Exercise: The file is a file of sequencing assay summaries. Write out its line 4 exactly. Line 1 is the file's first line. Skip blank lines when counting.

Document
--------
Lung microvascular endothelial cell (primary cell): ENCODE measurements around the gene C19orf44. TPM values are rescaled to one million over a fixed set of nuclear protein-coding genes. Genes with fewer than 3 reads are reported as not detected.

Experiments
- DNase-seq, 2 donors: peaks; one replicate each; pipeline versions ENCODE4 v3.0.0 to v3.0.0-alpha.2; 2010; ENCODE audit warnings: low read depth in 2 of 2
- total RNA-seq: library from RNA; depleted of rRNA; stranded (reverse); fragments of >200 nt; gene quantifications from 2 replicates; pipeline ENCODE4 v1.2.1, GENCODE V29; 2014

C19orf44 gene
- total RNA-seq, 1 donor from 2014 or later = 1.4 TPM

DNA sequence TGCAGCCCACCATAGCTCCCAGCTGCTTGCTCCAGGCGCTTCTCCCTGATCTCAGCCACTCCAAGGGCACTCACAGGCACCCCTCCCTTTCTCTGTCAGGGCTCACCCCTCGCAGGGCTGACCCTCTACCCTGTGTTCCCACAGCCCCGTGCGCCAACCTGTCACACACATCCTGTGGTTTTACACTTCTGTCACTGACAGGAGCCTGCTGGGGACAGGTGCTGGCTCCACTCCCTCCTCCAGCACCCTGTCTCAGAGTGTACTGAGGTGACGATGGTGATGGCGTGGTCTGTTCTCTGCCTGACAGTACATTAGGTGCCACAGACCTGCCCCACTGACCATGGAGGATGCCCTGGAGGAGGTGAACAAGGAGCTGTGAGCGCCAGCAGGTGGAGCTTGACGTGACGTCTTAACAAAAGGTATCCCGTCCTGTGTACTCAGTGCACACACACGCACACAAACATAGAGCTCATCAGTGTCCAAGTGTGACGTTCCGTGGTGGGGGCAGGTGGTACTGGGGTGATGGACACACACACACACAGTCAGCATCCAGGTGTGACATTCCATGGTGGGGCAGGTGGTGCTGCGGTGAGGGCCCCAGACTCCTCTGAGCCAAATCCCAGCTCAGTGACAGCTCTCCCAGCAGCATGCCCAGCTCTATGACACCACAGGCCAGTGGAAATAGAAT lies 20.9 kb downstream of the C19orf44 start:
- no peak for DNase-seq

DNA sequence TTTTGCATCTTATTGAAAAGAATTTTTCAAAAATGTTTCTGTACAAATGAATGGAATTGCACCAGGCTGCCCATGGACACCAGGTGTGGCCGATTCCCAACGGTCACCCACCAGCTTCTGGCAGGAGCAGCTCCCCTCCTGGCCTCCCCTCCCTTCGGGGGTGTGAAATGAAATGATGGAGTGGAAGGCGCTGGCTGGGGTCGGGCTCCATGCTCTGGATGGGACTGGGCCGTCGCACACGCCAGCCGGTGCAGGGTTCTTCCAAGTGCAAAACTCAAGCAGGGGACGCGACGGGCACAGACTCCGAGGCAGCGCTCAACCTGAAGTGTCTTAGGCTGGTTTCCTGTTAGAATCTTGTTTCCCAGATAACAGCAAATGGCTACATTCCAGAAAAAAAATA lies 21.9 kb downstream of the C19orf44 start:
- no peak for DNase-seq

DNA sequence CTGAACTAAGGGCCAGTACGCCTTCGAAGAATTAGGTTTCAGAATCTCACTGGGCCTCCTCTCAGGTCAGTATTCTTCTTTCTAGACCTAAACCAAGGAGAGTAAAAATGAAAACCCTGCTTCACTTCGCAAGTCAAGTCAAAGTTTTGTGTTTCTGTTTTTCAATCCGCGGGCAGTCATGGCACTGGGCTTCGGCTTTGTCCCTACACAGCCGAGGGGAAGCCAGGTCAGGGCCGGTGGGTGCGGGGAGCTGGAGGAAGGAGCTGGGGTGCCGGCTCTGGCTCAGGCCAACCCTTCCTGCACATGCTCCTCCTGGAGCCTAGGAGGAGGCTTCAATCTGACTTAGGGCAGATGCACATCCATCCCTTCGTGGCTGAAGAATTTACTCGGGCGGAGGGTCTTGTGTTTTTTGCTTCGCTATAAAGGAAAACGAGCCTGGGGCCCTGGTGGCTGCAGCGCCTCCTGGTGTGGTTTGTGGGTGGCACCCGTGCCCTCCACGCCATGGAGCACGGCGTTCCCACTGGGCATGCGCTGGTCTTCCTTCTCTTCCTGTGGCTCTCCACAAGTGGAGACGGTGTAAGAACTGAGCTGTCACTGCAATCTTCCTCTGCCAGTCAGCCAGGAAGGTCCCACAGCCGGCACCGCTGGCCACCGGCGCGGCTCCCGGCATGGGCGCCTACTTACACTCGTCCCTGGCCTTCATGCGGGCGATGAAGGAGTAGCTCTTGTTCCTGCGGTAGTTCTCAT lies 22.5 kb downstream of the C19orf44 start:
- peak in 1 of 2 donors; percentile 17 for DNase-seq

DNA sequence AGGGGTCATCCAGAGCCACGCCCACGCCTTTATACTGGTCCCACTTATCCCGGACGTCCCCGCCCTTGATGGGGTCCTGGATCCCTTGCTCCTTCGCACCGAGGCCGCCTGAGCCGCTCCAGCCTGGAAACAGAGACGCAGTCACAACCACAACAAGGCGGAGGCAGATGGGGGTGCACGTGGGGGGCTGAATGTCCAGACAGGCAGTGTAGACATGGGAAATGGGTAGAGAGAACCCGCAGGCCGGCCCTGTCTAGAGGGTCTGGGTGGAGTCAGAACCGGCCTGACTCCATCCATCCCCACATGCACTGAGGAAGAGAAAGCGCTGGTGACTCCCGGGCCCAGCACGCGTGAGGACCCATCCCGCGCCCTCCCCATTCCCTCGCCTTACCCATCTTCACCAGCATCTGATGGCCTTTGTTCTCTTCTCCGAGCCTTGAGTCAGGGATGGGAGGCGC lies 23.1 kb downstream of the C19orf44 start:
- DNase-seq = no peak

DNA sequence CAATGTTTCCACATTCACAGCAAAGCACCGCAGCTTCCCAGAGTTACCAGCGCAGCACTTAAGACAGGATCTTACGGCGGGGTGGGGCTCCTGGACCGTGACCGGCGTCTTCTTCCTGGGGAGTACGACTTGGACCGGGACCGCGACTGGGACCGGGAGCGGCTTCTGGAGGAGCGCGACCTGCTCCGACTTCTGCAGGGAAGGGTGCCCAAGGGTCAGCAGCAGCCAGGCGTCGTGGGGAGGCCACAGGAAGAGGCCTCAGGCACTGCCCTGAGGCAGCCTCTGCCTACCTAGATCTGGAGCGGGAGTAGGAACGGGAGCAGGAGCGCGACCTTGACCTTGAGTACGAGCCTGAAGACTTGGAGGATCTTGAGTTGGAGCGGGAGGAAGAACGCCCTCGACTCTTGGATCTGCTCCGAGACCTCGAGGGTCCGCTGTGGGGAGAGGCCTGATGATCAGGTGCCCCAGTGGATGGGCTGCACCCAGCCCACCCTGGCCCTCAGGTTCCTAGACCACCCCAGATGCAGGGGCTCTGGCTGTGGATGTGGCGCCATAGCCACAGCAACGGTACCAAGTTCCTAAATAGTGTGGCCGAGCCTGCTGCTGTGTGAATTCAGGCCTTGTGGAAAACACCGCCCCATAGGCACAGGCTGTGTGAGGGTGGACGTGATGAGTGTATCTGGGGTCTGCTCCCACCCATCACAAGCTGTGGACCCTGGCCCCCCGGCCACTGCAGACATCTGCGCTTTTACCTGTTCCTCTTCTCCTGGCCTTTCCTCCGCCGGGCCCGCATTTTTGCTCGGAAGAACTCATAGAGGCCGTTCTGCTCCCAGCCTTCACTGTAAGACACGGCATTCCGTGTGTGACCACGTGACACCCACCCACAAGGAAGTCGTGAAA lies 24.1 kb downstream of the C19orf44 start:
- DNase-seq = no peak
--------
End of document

- total RNA-seq: library from RNA; depleted of rRNA; stranded (reverse); fragments of >200 nt; gene quantifications from 2 replicates; pipeline ENCODE4 v1.2.1, GENCODE V29; 2014